I don’t feel quite as put upon as you do. We live in a hyper-connected world & I think educators need to update their lesson plans to account for that fact – how it impinges on privacy. How it can enable or hinder freedom depending on context. How you can lose everything if you are trusting & stupid. How to cope.

    In the last five years I estimate that of the top 50 new people that I’ve communicated with I’ve only physically met 14 of them. It’s easy to fall into the trap of (say) not joining a cinema club because you can sit in your cell & stream movies. I try to have a balanced life & make sure I feel something real every day. 36 new friends I would not have met without the internet & an extraordinary range of new ideas passing through my brain – far more than is possible at any university

    I’m smart enough to cope with malware & I’ve taken measures to limit the risk I take from engaging in essential internet financial transactions. If my system went up in smoke tomorrow I can be up & running again in six hours

    My prime internet annoyance is spam & my leading concern is privacy.

    • Hi Michael,

      Yes, the Internet is all that you say, and more. And, as an educated user, you have a good feel for it’s limitations. On top of that, should you suffer a malware infection, not only can you cope – but, you can recover in good time (there’s that education thingy, again). But, you’re in a miniscule minority in this last.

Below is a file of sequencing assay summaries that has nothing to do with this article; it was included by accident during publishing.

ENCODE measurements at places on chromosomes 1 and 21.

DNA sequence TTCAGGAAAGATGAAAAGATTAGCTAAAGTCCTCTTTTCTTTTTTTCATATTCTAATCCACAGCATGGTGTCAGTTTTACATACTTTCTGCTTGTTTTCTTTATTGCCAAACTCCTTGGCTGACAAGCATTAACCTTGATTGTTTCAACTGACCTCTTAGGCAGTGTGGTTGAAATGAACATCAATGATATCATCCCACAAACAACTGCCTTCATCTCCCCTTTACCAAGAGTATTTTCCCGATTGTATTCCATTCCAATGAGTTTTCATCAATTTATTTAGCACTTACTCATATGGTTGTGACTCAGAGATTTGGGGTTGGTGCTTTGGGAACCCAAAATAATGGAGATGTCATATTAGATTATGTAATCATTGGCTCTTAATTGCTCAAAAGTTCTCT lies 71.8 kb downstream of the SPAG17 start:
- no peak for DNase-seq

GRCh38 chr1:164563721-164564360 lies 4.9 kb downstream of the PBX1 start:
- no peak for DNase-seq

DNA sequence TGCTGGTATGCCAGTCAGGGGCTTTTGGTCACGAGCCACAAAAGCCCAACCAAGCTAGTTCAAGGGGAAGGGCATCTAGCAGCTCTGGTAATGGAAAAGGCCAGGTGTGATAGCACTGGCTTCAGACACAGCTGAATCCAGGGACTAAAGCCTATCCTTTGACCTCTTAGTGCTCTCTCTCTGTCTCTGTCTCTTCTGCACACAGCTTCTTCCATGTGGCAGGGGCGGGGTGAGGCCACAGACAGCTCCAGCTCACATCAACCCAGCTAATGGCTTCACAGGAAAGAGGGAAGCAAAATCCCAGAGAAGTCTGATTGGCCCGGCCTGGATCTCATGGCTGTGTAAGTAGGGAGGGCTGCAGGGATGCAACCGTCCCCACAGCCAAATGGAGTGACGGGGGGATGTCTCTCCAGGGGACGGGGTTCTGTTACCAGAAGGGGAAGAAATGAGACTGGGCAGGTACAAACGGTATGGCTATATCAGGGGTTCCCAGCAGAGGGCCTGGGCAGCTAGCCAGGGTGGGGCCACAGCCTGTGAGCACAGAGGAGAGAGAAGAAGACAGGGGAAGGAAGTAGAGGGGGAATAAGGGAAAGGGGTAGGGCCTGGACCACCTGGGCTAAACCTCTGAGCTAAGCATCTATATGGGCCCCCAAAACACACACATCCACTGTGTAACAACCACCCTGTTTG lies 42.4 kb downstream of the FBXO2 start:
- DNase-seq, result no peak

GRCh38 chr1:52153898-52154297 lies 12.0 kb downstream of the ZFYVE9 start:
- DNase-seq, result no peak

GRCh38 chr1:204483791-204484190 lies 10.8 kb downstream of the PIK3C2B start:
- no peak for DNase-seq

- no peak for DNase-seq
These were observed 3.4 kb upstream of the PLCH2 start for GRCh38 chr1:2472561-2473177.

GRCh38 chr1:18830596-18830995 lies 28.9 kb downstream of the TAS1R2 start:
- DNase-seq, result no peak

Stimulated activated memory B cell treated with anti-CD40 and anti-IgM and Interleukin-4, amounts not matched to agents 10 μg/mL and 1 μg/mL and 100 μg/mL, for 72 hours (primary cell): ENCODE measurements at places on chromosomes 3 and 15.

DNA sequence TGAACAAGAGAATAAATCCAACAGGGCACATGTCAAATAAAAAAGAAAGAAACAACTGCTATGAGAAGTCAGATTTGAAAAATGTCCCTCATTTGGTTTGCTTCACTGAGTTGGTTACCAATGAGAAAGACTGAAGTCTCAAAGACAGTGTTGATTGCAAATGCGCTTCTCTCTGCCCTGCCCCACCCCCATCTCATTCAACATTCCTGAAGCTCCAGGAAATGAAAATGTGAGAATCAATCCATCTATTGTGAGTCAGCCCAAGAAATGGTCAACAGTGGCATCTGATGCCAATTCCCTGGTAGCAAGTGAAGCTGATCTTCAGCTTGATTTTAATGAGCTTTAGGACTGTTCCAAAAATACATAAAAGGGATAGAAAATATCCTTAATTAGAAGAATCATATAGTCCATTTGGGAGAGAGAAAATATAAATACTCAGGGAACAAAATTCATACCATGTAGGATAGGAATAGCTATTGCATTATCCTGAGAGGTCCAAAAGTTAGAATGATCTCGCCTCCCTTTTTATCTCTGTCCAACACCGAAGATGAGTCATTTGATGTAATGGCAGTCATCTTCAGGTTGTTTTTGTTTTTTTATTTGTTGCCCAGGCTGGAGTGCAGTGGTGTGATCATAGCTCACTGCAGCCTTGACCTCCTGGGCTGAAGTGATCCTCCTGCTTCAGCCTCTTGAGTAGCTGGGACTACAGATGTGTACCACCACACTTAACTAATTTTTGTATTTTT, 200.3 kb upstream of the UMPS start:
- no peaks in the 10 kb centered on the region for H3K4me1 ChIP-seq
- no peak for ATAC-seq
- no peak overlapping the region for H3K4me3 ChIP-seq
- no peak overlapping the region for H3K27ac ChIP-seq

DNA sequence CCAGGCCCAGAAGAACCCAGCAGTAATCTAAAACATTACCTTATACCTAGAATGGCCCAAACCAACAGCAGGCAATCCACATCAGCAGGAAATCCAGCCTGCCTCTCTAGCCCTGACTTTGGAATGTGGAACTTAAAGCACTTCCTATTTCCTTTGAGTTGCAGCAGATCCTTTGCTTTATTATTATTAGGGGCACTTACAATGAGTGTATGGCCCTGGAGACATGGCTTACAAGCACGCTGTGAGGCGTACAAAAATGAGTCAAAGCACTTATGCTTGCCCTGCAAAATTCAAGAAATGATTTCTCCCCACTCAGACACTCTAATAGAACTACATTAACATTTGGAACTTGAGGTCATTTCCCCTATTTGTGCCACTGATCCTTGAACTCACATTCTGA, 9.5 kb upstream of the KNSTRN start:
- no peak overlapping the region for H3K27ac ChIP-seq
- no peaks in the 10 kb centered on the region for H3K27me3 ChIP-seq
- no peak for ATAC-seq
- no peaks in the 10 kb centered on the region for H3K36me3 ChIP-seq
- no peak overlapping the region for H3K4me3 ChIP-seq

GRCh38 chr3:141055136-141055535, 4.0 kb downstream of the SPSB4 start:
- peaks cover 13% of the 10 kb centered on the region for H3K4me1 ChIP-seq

I’m not put upon – in a real sense, I couldn’t give a fiddler’s fu*k since the worse it gets, the more money I make. The users who are “put upon” are those (and, they’re certainly in the majority), who get sucked down into the vortex of Internet crime – created by diseased minds who prey upon the un/undereducated.

      Both enterprise users, and average typical users, who use the Internet in ways that meet their needs, are entitled to have a reasonable expectation that doing so should not place their property, their privacy, or their financial well being, at risk. As I said earlier – the Internet is not a parallel universe which is not subject to laws, or moral and ethical considerations.

      Your position that educators must recognize the impact of the hyper-connected world we live in, and proceed accordingly, is a good one. We need less talk and more action, in this regard.

      As always a thoughtful and considered comment. Thank you.

      Best,

      Bill

  2. Mal

    Hey Bill,
    I feel your frustration. I’m sick of having to be on guard all the time. I pretty much run the same apps as you, and I still don’t feel secure. I think the only time anyone will pay attention is when a whole country’s cyber infrastructure is taken down, as so many countries rely on the internet as part of their economy. Even then, the finger pointing will start.
    Cheers

    • Hey Mal,

      I agree. There’s always that “what if” feeling at the back of my mind, as well. It’s one of those, the more you know – the “more you know”, states of mind. All-in-all, a good thing – but, it has its aggravations. :)

      You’re right, until this impacts us at an economic level (or until the lights go out as they did last year in Brazil following a cyber attack), the gloves won’t come off. Frankly, by that time we’re likely to be past the point of no return, in my view. Sad really.

      Forrest Gump had it right – “Stupid is as stupid does”.